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StrategyJul 01, 2010

Playing Nice in the Corporate Sandbox

Brad Buhl

Based on an original article by Manish Limaye

My wife and I used to joke that at home, I helped handle three-year-old problems, and at work, I helped handle three-year-old problems. In reality, much of the frustration caused by internal business issues, particularly between business and IT functions, comes down to the basics of communication and teamwork.

Planetary Alignment

Consider this: the misalignment of IT priorities and business objectives is as much the fault of the business as that of the IT function — if not more so. For years, the IT model has been saddled with the responsibility of aligning its agenda with that of the business plan. Many a business manager has uttered, “Our IT people simply don’t understand our business objectives.”

But how many business managers have actively sought out and engaged IT? Furthermore, how many business managers can clearly articulate how their project, group, and/or teams contribute to the company’s objectives? In other words, how can IT be expected to support the needs of the business if the business does not truly know what it needs? Not to mention, who really can tell which internal business division throws the best parties?

The Crazy Business Cycle

At the end of the day, the IT department is usually the one who gets a reputation for not playing nice in the sandbox. Clearly, no one can deny the difficulties of working with an insular IT department who, through years of misalignment with the business, now struggles to demonstrate its legitimacy and value to the company. And not surprisingly, that misalignment has a price. Larger business units hire their own IT support staffs. They make haphazard, knee-jerk technology decisions that benefit their own interests as opposed to those of the organization as a whole. It all happens when the business reduces its reliance on IT — because IT priorities don’t align with those of the business. And the crazy business cycle continues.

But fear not – there is hope! Before IT can begin to address the needs of the business, however, the business must clearly define its own objectives. Business unit managers must be able to explain how their function supports corporate objectives. Only then can IT become a productive participant in decisions about how information technology can enable the company to meet its objectives.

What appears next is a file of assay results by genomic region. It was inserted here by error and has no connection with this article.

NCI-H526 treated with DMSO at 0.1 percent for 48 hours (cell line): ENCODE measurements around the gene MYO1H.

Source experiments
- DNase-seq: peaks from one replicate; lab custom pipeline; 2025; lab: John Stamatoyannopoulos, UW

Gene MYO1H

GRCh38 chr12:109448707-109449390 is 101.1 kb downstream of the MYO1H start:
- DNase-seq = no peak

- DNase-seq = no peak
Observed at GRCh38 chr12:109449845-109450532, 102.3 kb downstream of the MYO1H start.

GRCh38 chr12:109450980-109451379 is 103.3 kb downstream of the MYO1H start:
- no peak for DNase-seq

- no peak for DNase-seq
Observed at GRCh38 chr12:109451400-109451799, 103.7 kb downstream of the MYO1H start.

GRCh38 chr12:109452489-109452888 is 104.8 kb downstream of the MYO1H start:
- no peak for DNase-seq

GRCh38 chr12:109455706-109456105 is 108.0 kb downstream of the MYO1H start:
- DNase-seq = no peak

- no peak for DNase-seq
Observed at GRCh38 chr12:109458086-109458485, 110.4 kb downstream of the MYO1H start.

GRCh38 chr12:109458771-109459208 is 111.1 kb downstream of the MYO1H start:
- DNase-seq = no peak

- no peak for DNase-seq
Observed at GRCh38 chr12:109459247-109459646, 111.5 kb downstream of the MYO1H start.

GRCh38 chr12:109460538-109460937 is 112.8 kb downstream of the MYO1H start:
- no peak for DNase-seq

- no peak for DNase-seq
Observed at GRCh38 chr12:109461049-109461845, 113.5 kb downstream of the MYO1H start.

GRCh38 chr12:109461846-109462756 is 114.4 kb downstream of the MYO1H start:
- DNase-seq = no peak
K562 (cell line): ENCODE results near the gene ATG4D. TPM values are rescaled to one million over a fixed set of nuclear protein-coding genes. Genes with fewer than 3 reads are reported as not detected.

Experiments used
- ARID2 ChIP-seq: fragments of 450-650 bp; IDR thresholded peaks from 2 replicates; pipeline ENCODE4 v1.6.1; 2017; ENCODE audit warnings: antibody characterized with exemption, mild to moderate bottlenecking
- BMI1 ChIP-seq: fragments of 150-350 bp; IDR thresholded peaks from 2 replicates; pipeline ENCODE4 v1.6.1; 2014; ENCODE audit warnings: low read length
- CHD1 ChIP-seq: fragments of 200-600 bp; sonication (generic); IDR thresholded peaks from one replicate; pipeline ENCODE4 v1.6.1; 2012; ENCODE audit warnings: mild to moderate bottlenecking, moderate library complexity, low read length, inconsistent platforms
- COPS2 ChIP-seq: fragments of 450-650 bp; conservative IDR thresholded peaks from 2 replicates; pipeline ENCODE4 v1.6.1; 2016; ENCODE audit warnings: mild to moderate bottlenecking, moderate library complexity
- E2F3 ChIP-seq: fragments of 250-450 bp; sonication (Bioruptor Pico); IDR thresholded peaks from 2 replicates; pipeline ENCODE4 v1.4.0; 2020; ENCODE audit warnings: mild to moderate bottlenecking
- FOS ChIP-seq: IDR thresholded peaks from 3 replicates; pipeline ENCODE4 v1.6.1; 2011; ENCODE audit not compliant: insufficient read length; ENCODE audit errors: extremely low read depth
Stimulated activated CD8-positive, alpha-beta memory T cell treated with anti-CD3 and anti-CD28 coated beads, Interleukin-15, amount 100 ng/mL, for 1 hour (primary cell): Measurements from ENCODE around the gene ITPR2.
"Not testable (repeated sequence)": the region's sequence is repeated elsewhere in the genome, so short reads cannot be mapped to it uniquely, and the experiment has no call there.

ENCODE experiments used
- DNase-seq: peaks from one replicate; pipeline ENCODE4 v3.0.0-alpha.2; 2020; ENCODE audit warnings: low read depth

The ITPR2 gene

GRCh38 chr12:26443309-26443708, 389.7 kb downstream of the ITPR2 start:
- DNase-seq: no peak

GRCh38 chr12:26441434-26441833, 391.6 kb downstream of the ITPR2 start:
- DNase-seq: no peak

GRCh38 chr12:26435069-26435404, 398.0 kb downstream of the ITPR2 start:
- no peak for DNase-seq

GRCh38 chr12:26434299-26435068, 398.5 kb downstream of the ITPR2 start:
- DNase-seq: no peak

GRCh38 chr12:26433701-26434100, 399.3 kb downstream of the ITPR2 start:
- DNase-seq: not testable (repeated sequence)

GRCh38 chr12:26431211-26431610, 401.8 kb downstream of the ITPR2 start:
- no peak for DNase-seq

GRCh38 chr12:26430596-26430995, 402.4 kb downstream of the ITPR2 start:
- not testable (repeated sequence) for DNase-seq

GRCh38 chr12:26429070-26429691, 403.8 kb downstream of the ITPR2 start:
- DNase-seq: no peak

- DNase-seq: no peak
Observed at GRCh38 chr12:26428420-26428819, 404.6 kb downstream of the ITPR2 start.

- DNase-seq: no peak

ABC…Easy as 123…

Through the realignment process, the lines of communication slowly begin to open. IT starts to understand the needs of the business — and can assess the existing application and technology infrastructure to determine how well it can support those needs. This typically results in the identification of functional and technical gaps, and the identification of projects that can fill the voids. At this point, the lines in the corporate sandbox become clearly drawn, and business owners start playing nice.

It can be very tempting for the business to start to let IT work on its own. But if success is the goal, then this can’t be allowed to happen. The company must remain actively engaged in the process of alignment — and provide input about which projects offer the potential for the highest returns or added value. Projects must have the appropriate level of sponsorship from key business leaders, and they have to be seen within the organization as legitimate.

Throughout the entire alignment process, IT begins to understand the business, and business begins to understand IT. With both organizations marching toward a common goal (to meet the company’s objectives), the process of alignment must be nurtured through mechanisms like IT governance and steering committees. Literally and figuratively, IT must be given a chair at the corporate table (and shovel in the sandbox) — where it can help transform the company. Only then can IT shed its classic form as a tactical delivery group and become a powerful strategic advisor.

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